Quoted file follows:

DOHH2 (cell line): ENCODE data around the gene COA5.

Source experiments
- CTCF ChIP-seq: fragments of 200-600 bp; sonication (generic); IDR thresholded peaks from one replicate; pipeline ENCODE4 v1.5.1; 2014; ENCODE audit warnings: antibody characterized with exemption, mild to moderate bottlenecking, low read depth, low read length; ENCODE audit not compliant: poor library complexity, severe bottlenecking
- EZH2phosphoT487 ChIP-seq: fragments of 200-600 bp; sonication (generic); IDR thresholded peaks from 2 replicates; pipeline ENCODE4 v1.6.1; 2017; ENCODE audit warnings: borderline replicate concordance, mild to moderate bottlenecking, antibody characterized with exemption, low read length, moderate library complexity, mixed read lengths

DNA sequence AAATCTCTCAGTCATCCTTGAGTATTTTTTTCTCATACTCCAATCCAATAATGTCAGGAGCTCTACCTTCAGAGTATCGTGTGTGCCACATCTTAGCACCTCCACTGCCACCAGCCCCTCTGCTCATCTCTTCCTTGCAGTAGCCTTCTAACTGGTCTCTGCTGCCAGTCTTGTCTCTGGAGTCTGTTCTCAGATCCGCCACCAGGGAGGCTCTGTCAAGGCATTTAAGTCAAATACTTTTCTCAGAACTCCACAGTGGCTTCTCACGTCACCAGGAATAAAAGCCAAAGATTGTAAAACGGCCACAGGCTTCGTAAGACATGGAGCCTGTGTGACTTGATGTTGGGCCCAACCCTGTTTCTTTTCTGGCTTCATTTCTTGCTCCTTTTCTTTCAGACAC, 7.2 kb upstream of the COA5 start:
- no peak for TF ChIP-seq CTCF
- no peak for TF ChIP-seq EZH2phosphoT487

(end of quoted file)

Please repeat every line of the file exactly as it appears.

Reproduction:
DOHH2 (cell line): ENCODE data around the gene COA5.

Source experiments
- CTCF ChIP-seq: fragments of 200-600 bp; sonication (generic); IDR thresholded peaks from one replicate; pipeline ENCODE4 v1.5.1; 2014; ENCODE audit warnings: antibody characterized with exemption, mild to moderate bottlenecking, low read depth, low read length; ENCODE audit not compliant: poor library complexity, severe bottlenecking
- EZH2phosphoT487 ChIP-seq: fragments of 200-600 bp; sonication (generic); IDR thresholded peaks from 2 replicates; pipeline ENCODE4 v1.6.1; 2017; ENCODE audit warnings: borderline replicate concordance, mild to moderate bottlenecking, antibody characterized with exemption, low read length, moderate library complexity, mixed read lengths

DNA sequence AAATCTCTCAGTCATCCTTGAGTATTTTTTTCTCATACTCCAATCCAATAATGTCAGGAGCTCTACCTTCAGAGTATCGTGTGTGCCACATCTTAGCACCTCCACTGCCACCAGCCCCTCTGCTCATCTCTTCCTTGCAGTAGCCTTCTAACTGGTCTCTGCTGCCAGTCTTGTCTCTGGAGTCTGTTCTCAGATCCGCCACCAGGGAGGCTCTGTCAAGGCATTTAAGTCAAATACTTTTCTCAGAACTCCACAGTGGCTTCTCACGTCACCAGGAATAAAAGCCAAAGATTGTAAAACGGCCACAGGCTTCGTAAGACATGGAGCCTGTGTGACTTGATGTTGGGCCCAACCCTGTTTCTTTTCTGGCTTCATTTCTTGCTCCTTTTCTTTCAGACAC, 7.2 kb upstream of the COA5 start:
- no peak for TF ChIP-seq CTCF
- no peak for TF ChIP-seq EZH2phosphoT487